As Apple reaches $3T, it’s time to shake up the Big Tech club

Today, Apple saw its market cap pass the $3 trillion threshold. The iPhone maker has reached that landmark before but has never managed to hang on to it through the end of a trading day.

But this morning, with its shares up about 1.4% and a significant $20 billion to $30 billion above the milestone, it seems the company is on pace to finally pull it off.

Less than five years ago, the “Big Five” — Apple, Alphabet, Amazon, Facebook, and Microsoft — was worth a combined $3 trillion. It’s striking how much of a difference a few years can make.

The Exchange explores startups, markets and money.

Read it every morning on TechCrunch+ or get The Exchange newsletter every Saturday.

Flying somewhat underneath the radar in tech and startup land is just how far technology stocks have rebounded this year. As CNBC wrote this morning, the Nasdaq’s performance in the first half of 2023 could “be the strongest for the index since 1983.” For startups, the rising value of tech stocks is slowly lifting revenue multiples, which reduces the pressure on future fundraising because their public market comparable companies are now worth more.

Apple has certainly benefited from this recent recovery. Its shares rose a little more than 45.5% so far this year as of Thursday’s close.

While Apple’s ascent to this milestone is notable, there’s been a greater reshuffling in the ranks of the biggest tech stocks. It’s time to update our acronyms and understand what the required changes tell us about the state of the world.

De-FAANGing the Big Five

The tech industry is too broad to discuss collectively. This is doubly true today as previously tech-forward methods of doing business, like e-commerce and mobile, have become the norm, expanding the list of “tech” companies to ludicrous breadth.

So, folks have come up with smaller and simpler collections of tech companies to discuss market dynamics and, in a sense, who is hot at any given moment.

The term FANG, referring to Facebook, Amazon, Netflix and Google, has been around for a decade or so at this point. A certain CNBC host, who appears to be one of its earliest proponents, later added Apple to the list. The grouping began to occupy more space in consumer’s minds in 2016, with search volume for FAANG peaking around early 2022. Since then, it’s been in decline.

Another way to group tech stocks is by their sheer worth — their market capitalization, in other words. I have long preferred this approach to tracking the biggest tech companies, and so in 2017, began tracking the most valuable tech companies at the time — Meta, Apple, Amazon, Microsoft, and Alphabet — as a group when they became worth $3 trillion, and when they reached $4 trillion in 2018.

Now, however, that list is a bit passé.

A changing of the guard

The markets move around a lot, but a good benchmark of a truly dominant tech company is when a company passes the $1 trillion market cap threshold all by itself.

That measuring stick was useful when Tesla passed that mark in late 2021, before losing around two-thirds of its value in early 2023. The company has since rebounded and is now worth more than $800 billion.

That, however, is not enough to make the EV manufacturer a top-five tech company. Again, see the issue with the tech label in today’s market. Here’s the current list:

  • Apple: $3 trillion
  • Microsoft: $2.53 trillion
  • Alphabet: $1.54 trillion
  • Amazon: $1.33 trillion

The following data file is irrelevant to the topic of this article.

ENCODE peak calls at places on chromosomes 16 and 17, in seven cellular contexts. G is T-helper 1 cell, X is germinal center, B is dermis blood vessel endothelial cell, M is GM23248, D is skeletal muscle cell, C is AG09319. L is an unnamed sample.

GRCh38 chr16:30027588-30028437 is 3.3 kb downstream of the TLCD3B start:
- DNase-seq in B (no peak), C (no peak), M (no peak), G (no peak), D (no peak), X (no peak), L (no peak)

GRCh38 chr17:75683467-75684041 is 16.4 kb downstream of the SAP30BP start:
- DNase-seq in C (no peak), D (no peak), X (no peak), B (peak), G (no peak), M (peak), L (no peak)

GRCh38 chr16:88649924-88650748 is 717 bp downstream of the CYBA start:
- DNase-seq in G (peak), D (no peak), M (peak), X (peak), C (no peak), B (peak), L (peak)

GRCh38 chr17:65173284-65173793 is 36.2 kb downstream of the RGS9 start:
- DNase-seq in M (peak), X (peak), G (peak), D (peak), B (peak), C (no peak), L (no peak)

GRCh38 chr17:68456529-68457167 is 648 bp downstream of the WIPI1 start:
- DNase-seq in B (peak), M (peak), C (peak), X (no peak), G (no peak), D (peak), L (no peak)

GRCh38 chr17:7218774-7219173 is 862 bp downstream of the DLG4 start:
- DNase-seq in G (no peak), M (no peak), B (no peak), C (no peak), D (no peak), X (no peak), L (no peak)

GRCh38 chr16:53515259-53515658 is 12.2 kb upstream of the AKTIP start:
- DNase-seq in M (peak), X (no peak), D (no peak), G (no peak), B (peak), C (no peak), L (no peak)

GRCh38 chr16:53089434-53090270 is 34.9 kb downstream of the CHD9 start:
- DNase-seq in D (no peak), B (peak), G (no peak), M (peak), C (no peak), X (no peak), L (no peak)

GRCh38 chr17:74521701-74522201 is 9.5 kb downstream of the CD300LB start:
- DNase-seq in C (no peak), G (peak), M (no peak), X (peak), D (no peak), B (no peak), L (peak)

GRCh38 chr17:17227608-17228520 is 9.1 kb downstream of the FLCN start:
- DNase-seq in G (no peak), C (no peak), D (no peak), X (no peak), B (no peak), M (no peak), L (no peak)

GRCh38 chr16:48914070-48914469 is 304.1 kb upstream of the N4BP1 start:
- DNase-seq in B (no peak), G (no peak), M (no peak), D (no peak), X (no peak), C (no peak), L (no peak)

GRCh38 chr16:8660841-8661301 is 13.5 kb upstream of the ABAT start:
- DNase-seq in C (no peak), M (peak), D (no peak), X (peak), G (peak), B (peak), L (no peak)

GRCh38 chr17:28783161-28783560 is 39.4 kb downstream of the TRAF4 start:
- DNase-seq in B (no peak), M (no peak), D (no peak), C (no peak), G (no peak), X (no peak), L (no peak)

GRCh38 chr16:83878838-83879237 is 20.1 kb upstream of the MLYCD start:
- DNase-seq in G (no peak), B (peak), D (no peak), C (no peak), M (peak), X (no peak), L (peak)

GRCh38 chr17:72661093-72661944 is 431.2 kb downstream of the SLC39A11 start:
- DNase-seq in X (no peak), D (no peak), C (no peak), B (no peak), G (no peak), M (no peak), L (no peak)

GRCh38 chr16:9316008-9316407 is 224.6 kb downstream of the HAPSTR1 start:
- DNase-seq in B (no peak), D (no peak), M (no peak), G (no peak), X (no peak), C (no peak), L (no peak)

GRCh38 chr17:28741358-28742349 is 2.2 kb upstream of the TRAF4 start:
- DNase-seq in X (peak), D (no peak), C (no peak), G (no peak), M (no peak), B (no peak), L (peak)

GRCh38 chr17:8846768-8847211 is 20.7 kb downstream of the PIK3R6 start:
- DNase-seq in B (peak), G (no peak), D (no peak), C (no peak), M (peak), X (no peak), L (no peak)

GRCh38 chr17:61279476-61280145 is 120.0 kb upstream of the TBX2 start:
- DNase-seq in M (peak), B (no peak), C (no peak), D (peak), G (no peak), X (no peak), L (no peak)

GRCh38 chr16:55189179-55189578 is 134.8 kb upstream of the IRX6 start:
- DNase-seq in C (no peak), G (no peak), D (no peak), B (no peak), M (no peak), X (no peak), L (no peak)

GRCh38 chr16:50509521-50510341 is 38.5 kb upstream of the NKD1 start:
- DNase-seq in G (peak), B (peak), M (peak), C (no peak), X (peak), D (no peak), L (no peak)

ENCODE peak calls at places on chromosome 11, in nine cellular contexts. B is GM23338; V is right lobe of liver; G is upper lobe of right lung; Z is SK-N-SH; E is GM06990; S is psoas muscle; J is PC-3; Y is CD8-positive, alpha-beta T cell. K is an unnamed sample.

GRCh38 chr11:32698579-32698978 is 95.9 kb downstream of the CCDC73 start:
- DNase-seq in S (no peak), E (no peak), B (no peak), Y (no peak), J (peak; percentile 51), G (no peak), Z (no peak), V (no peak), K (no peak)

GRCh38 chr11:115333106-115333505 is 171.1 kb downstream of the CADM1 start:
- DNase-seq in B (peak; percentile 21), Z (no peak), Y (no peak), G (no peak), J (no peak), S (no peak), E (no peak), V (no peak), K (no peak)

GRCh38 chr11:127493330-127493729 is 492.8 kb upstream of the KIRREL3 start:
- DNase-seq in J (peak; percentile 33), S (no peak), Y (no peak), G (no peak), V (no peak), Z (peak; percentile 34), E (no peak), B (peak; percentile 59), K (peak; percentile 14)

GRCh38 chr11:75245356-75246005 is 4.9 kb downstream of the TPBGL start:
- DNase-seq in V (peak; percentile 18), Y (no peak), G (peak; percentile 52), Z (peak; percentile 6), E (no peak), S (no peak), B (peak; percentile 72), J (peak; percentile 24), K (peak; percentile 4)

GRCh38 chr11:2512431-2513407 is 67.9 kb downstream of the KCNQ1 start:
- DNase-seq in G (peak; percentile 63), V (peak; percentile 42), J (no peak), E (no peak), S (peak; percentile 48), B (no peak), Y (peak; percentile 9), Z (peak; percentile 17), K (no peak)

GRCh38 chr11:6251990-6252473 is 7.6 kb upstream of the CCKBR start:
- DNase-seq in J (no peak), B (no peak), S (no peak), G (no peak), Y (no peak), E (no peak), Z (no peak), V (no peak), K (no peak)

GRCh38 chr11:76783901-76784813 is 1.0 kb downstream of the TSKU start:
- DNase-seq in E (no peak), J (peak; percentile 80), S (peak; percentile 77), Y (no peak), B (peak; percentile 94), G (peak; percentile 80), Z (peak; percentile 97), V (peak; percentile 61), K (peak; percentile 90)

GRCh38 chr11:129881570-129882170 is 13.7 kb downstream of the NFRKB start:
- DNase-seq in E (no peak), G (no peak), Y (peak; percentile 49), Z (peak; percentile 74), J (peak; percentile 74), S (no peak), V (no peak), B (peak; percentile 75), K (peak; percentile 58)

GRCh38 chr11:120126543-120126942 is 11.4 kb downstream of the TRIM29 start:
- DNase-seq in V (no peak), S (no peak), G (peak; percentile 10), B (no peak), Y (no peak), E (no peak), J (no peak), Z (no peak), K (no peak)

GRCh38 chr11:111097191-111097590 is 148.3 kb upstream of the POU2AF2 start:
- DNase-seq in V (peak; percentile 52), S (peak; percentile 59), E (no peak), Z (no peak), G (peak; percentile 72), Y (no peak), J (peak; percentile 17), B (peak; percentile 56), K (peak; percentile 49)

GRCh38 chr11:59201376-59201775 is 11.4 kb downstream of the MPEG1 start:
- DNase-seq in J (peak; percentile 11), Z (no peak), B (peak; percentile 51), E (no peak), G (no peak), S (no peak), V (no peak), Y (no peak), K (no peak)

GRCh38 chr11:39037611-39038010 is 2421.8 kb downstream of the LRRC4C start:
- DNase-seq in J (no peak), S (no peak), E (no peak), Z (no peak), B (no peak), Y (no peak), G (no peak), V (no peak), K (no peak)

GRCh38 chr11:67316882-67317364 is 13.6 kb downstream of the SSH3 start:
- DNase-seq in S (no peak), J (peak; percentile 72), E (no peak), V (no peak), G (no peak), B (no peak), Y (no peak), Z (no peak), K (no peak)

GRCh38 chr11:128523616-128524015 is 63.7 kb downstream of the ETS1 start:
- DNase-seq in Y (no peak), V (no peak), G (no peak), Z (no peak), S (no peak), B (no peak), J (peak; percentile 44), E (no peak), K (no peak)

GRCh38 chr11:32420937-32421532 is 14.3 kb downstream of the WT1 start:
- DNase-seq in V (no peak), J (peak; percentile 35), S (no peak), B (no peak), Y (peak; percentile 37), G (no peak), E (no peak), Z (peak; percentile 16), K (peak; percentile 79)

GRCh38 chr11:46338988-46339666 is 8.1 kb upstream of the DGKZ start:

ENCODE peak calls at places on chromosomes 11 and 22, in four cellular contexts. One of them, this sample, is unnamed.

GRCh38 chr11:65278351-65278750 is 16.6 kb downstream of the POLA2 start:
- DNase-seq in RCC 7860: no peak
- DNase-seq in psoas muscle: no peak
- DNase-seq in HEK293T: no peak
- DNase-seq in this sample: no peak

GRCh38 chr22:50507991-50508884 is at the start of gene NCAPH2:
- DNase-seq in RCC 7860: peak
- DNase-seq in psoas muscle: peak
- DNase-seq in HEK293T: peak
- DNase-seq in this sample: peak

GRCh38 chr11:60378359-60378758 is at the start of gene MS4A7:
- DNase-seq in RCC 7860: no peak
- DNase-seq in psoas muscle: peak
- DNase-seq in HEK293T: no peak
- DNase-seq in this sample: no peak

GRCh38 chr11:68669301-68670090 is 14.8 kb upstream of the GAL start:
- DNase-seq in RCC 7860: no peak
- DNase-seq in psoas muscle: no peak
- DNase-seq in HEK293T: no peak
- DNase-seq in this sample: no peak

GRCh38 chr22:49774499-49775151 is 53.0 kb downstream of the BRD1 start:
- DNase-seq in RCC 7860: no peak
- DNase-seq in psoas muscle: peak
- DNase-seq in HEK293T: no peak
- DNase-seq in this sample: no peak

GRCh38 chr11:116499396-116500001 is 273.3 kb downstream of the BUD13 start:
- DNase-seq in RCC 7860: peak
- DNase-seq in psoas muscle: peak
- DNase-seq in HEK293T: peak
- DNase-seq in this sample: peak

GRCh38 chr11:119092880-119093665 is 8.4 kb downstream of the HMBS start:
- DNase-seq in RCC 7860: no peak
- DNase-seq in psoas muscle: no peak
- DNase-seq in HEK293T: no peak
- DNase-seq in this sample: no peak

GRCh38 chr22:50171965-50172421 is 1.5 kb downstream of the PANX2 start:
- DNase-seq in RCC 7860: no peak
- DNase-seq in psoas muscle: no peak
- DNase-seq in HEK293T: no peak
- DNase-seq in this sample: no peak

• Nvidia: $1.04 trillion

Those figures add up to $9.44 trillion, in case you wanted to know.

That’s damn close to $10 trillion, or, if you write it out: $10,000,000,000,000. If you created a stack of ten trillion $1 bills, by our calculations, it would be tall enough to stretch from Earth to the moon, back to Earth, and nearly back to the moon again. It’s a lot of cash.

But the list is more than just a mere parlor trick. It’s actually quite useful. Observe:

  • FAANG era: Facebook and Netflix were on the list, as they were far more disruptive companies at the time. Netflix was ripping up the rules of digital content, and Facebook was still in its glory years of growth. They were big, muscular and on the rise.
  • Original Big Five: This list, which came later by my recollection, was more sober but still included a social media company. It featured no chipmakers. The biggest tech businesses were broad enough to escape being classified into a single category, but they were fighting the public cloud war at this point.
  • New Big Five: Today, we’ve pushed social media out of the list to make space for a chipmaker that has a big role to play in the AI race. Microsoft, Alphabet and Amazon, the public cloud giants, similarly will influence these days as well. In fact, the only outlier in this new list is Apple. A mostly consumer hardware and software company beating the mass enterprise plays and public cloud competitors? Apple, which likes to say ML instead of AI and wants to sell you a watch?

The fact that Apple and Nvidia together now make up 40% of the most valuable tech companies in the world is proof that you can still do well by simply building stuff. It’s also evidence that pure software is not the only way to build titanic amounts of wealth.

More interestingly, this refresh of the list of the top tech companies can serve as a proxy for the space that the market currently expects to generate the most value in the coming years. I would argue that the shift from the original Big Five to this new list — MANAA? — is essentially market forces showing where the most value is being created today. That value is mostly coming from AI and cloud.

It’s also exciting that the price reaction to changing market realities will engender more competition and therefore more innovation and value for our buck. It’s precisely what China’s government is trying to do by fiat, just without a Big Fund.